High-speed Internet - the faster the better - increasingly is the glue that holds a modern service provider's offerings together. For example, the NCTA's INTX show had lots of flashy new consumer toys on the show floor, including virtual reality gadgets, but all contribute to the increasing demand on bandwidth coming into the home.
ARRIS (NASDAQ:ARRS), which incidentally did run a virtual reality (VR) demo, took visitors "to the other side of the wall," emphasizing the gigabit and faster Internet speeds necessary to run a growing array of bandwidth-hungry consumer devices, said Jonathan Ruff, ARRIS' senior director, global technical marketing.
VR (like ARRIS' NASCAR garage demo) that is tethered to a high-end gaming computer, for example, might download and then run locally. This requires a bandwidth burst. Alternatively, ARRIS also showed six live video channels playing on a single TV screen. This streaming requires a large amount of continuous bandwidth.
"We tried to use the (demos) to highlight the need for gigabit speeds," Ruff said.
"It is a classic traffic model question of how many large files people are going to download vs. how much they are constantly communicating," Ruff added.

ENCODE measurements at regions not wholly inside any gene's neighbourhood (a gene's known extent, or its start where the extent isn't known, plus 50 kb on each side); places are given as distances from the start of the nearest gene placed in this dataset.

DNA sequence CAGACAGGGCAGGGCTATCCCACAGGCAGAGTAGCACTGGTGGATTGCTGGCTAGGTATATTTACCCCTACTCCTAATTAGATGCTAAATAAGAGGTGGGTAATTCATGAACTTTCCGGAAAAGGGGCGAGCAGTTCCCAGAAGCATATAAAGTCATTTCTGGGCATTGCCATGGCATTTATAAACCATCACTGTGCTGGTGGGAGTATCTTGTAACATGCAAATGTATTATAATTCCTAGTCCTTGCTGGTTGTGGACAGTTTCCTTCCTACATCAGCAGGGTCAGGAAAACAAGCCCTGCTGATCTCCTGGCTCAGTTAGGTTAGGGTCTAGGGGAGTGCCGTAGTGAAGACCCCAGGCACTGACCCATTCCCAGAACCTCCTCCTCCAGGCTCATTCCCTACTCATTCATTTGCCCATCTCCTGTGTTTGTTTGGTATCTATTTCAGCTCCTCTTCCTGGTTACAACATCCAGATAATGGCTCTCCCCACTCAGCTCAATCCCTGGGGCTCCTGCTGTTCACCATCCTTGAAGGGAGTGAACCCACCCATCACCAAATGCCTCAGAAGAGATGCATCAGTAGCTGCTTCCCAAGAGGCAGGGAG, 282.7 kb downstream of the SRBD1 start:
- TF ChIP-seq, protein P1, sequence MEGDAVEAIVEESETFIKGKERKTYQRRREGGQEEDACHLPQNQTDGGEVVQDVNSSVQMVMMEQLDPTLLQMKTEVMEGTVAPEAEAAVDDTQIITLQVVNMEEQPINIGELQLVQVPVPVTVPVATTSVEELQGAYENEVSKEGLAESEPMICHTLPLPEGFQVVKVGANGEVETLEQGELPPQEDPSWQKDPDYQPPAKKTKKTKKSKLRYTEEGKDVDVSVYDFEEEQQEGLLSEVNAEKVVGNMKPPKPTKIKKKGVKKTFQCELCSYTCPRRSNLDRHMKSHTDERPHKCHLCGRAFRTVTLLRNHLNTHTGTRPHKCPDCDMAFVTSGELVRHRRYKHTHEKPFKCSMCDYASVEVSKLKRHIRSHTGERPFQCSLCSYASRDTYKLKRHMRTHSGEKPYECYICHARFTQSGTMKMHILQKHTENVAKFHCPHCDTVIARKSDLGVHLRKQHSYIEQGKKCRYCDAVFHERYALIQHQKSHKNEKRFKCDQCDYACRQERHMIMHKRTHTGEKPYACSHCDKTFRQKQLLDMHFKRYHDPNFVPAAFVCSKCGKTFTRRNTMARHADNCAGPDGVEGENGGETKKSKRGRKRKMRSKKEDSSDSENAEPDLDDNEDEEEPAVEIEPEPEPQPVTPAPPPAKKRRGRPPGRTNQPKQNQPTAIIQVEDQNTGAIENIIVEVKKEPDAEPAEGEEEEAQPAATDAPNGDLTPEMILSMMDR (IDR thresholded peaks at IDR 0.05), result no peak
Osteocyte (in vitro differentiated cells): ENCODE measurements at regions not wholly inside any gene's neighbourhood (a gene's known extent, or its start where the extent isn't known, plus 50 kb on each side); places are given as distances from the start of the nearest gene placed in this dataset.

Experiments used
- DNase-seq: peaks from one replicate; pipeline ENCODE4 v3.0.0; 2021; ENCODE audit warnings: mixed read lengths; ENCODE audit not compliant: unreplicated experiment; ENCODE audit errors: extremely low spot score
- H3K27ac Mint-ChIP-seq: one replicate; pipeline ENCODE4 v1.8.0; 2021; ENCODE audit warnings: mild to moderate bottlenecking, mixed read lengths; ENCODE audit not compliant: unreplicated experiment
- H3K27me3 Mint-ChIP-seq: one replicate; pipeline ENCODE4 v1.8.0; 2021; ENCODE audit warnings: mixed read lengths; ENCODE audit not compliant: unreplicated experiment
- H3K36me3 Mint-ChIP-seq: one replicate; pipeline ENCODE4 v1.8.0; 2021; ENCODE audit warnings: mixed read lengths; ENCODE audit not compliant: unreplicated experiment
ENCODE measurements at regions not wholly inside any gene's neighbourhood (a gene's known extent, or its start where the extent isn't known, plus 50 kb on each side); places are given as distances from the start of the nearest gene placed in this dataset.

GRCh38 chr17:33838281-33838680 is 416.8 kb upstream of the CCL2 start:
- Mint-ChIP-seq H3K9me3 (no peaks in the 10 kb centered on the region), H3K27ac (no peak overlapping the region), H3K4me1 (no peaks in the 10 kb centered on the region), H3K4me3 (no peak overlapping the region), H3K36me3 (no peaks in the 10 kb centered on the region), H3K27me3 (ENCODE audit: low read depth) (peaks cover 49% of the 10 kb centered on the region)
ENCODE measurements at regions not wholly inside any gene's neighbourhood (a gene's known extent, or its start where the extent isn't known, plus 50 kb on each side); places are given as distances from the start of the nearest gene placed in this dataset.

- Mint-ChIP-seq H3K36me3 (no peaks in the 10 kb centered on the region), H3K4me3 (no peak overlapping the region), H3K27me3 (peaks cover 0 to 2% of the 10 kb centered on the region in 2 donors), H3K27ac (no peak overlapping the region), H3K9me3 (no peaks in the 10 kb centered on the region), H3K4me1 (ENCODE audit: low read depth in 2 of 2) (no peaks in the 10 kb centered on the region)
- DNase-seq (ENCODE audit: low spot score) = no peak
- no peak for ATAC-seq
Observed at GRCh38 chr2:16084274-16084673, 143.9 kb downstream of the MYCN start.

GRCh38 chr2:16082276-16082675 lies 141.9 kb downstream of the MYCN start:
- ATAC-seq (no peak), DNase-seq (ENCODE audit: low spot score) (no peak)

Behind ARRIS's wall, so to speak, is its DOCSIS 3.1 portfolio, including the CCAP-based E6000 Converged Edge Router (CER). "We showed multi-gigabit traffic to a home and almost a gigabit of traffic coming from the home," Ruff said, noting that ARRIS also highlighted how the first generation E6000 is software upgradable to support the second generation of cards that are in a trial period.
Another component is density in the headend. Remote PHY takes components out of the E6000 and puts their functionality into the node. "There is a desire to move this functionality from either an efficiency perspective or because of the need to put more capacity in the infrastructure between the headend and the home," Ruff said.
ARRIS is taking an iterative approach as to how much intelligence to move to the field based on what it hears from its service provider customers. The more layers that are moved to the node point, the more power and energy requirements are at the node.
EPON to the side of the house is another way to go, Ruff said. The E6000 can take an EPON or 10G EPON card and provide symmetrical 10 Gbps data speeds. This would net out at around 6 to 8.5 Gbps due to forward error correction (FEC) and security. "As people consume more VR and bandwidth demands grow, this is the way to do it."